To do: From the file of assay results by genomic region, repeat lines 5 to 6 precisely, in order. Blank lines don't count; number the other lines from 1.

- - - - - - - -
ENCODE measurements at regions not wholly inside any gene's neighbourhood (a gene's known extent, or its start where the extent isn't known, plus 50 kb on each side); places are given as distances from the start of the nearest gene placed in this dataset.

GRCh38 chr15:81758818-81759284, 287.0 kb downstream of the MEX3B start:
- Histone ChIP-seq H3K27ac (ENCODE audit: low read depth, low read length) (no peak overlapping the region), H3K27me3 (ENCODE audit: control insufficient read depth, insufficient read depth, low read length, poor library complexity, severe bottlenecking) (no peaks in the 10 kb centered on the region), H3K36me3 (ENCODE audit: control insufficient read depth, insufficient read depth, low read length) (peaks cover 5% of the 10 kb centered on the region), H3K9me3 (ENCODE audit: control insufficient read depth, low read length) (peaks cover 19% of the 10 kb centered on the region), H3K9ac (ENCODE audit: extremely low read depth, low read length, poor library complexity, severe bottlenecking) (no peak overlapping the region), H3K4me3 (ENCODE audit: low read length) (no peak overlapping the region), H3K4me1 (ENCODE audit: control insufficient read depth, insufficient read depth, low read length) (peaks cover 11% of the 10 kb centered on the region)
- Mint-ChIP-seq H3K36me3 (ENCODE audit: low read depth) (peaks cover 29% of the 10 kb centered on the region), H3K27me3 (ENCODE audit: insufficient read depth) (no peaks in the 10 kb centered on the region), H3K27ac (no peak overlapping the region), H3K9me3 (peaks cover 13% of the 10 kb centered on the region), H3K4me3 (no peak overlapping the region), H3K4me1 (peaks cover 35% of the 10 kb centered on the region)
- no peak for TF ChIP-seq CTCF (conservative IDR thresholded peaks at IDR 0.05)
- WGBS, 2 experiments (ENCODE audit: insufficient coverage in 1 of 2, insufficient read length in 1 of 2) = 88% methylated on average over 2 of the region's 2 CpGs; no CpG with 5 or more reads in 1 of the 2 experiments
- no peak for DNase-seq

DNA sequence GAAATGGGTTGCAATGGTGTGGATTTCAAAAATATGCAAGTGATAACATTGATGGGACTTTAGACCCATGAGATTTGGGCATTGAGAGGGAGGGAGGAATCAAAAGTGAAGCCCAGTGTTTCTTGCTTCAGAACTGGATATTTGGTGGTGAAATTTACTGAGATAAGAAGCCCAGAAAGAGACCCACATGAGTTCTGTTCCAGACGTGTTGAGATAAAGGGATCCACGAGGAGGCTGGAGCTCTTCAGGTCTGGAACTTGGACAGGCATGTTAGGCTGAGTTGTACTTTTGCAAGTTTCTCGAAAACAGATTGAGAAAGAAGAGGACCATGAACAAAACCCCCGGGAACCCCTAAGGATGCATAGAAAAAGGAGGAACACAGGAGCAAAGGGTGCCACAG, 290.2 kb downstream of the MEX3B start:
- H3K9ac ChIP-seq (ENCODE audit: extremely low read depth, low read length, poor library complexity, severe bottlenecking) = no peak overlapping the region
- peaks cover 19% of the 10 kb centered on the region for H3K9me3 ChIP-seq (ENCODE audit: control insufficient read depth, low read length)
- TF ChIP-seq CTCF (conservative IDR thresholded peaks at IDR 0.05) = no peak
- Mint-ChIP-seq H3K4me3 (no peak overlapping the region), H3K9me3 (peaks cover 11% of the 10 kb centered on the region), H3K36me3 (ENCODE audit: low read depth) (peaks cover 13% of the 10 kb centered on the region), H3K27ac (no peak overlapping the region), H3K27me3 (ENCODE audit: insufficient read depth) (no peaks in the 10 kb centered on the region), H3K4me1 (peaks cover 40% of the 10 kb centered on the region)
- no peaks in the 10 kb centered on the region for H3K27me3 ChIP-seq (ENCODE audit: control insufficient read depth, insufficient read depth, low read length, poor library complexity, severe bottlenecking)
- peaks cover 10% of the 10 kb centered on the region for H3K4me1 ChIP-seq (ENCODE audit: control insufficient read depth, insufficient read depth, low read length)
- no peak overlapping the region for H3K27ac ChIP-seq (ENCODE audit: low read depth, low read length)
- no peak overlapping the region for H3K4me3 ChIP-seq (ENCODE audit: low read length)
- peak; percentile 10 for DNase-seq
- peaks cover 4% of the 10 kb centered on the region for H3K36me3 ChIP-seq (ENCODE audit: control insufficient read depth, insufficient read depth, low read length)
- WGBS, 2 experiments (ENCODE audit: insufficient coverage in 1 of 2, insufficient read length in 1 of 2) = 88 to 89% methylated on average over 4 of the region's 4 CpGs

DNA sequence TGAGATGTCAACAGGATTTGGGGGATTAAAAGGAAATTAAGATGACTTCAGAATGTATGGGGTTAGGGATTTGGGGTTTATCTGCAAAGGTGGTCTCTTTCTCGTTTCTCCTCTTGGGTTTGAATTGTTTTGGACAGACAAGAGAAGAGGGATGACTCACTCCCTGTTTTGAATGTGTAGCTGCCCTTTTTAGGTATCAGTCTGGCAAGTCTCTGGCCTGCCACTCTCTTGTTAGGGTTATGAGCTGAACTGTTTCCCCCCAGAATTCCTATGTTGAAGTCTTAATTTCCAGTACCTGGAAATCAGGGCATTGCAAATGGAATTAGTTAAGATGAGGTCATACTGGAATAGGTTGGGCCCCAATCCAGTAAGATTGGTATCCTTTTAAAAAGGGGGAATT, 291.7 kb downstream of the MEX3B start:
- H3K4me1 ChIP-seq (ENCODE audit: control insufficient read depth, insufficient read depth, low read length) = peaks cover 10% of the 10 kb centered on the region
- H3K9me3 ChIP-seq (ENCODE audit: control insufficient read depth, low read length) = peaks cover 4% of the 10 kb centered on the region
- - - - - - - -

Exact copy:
- no peak for TF ChIP-seq CTCF (conservative IDR thresholded peaks at IDR 0.05)
- WGBS, 2 experiments (ENCODE audit: insufficient coverage in 1 of 2, insufficient read length in 1 of 2) = 88% methylated on average over 2 of the region's 2 CpGs; no CpG with 5 or more reads in 1 of the 2 experiments